The entirety of the way home I tried to simmer down, yet my preoccupation came back to the fore: I was worried my tardiness might be too long for the dog, because Ellie (the dog) hadn’t had a proper… umm, well, let’s just say she hadn’t called forth number 2 in over 36 hours.

I’d made the commitment earlier in the week to do Wednesday evening’s walk because my wife had an after-work haircut. I love taking Ellie for her walk (I usually take the morning duty). However, because I was already running late from the meeting, and now from the parking structure, I was filled with anxiety, imagining Ellie in discomfort. (In reality, I’m sure she was curled up asleep on the couch, oblivious to her need to poo.)

Once I got home, all seemed well, so we set out on our evening walk, an evening walk in Michigan, in the winter, after a day earlier in the week of freezing rain and then a dusting of snow. I wore tennis shoes, and I soon realized that the sidewalks were a patchwork of black ice, crunchy frozen slush, and spots of super-slick frozen pools covered by a dusting of snow.

Four times on the walk I almost fell and bit concrete. Four times, however, I prevented myself from falling — once, actually, in an ungraceful yet practical move that I’m sure Olympic speedskater Apolo Anton Ohno would have commended me for. After I righted myself after having not actually fallen, I imagined I looked just like this.

Once again, though, the icy dog walk served to stress me out. Worry about falling. Worry about falling on the dog. Worry about falling on my butt, or breaking an arm or leg, or breaking my insulin pump.

Once again, worries to occupy my mind; something else to take me away from thinking about my blood glucose issues. That is, until the last few blocks before home, when I began to think, “Whew, it’s really cold out, but I sure am warm,” and then, “Whew, it’s really cold out, but I’m feeling really clammy. I’m really hungry.”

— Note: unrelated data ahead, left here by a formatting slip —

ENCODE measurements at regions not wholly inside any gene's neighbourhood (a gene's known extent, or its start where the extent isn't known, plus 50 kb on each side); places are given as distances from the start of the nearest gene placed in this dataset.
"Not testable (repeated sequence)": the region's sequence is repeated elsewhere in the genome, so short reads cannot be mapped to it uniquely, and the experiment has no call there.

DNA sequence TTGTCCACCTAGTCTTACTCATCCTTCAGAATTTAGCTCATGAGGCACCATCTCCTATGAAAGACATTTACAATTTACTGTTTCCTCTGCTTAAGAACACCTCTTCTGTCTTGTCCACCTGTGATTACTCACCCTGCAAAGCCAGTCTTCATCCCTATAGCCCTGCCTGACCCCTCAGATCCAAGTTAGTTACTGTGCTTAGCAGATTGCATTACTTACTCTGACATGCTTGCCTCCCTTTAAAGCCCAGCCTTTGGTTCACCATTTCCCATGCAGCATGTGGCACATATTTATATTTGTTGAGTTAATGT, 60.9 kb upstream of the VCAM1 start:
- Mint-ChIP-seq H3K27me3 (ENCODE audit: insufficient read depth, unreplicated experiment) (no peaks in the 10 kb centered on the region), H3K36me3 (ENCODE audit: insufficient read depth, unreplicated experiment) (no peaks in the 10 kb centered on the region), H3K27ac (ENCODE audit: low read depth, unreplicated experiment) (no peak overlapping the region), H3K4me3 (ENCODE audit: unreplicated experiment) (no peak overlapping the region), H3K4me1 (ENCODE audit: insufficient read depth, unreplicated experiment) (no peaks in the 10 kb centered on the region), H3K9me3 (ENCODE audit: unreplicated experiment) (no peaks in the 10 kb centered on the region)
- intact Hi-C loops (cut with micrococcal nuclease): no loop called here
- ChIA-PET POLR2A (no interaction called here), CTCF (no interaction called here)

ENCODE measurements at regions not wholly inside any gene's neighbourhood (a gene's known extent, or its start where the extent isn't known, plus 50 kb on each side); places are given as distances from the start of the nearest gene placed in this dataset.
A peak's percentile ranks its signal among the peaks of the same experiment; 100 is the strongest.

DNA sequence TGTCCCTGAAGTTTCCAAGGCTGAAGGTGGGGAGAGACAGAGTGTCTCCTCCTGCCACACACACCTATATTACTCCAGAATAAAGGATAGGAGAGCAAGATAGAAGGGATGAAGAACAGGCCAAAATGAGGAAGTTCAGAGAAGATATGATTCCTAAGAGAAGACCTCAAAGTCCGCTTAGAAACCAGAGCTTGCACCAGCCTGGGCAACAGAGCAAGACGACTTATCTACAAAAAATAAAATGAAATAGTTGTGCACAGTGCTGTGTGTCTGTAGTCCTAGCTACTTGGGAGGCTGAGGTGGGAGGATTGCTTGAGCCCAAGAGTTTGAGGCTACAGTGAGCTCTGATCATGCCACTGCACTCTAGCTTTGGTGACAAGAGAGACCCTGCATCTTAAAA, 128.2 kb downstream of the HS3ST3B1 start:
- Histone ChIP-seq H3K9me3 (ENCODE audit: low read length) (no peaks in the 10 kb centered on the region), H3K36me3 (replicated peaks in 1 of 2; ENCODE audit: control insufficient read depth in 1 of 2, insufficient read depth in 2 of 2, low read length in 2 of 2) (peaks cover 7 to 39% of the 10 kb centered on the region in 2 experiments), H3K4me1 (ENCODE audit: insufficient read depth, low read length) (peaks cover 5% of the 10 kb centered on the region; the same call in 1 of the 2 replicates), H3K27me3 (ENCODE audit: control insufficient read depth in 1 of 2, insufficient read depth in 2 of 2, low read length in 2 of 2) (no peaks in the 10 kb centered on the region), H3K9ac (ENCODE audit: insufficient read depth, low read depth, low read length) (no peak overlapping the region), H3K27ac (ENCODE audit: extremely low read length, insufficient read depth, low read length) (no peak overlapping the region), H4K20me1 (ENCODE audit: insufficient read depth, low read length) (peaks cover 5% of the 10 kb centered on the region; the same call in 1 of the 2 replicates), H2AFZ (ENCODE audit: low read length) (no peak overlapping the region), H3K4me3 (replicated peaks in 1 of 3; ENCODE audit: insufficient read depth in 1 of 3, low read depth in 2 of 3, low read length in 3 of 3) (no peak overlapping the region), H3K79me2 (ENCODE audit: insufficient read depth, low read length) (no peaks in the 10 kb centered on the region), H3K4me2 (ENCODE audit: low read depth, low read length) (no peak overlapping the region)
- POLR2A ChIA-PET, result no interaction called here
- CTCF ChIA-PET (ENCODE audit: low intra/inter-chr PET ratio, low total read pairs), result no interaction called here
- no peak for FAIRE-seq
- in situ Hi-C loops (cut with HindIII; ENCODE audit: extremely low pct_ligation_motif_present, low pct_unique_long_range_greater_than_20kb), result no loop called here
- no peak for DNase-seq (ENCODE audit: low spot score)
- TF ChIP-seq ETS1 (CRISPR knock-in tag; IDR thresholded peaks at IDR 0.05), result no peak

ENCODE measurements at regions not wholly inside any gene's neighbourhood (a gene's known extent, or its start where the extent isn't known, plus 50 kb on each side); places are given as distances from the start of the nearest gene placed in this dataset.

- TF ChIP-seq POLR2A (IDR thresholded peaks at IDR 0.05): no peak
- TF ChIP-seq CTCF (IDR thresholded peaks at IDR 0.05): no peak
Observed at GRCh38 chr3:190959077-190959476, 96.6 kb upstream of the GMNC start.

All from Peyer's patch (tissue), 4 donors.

Because of all of the juice, water, and sports drink, once home I eschewed checking my blood glucose to instead use the restroom. After that, the blood glucose check revealed I was at 50 mg/dl. Oh so not good. I grabbed something carb-o-riffic from the fridge, threw some kibble in the dog’s bowl for her dinner, and sat at the kitchen table to wait out the rise of the blood glucose.

That’s when Kathryn walked in with her new, incredibly cute haircut. Even in my discombobulated low-blood-glucose state, I could compliment her on her new ‘do. (Really, all I wanted at that moment was to eat an entire bag of corn chips and whatever else was within reach.)

That’s also when we both decided that, even though I’d planned on making enchiladas for dinner, it made more sense to call out for pizza and then enjoy a movie. Which we did. Which made for a lovely end to a day that had a couple of hours in it that didn’t exactly go as planned.

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Comments
  1. loved this ! there always seems to be some stressful, right now, hurry up think going on in my life ! things don’t work properly and it’s all my fault, or people are cranky and taking it out on me, and i’m responsible for making them all happy and Ok again. days like this, i say that universal mantra over and over again to myself and others: SH*T HAPPENS !

    Posted by traciM |
  2. Sounds like a rough afternoon! Glad it had a happy ending.

    Posted by Cathy |
  3. I understand the frustration when things go wrong, the problem is that when they do, you wonder is it the other things going wrong or is it my diabetes? It’s a daily, sometimes hourly, struggle that we all endure. Glad to hear you survived and it all turned out well. And repeat the mantra that TraciM posted earlier.

    Posted by MikeW |
  4. Thanks for the discription of your day. It seems to me that most days have some element of that stressful stuff. Even the dog part - I related to … your comments were so human. The second part of my mind is always on sugar levels Again, thanks for sharing, it somehow made me feel less stressed, almost normal!

    Posted by temu |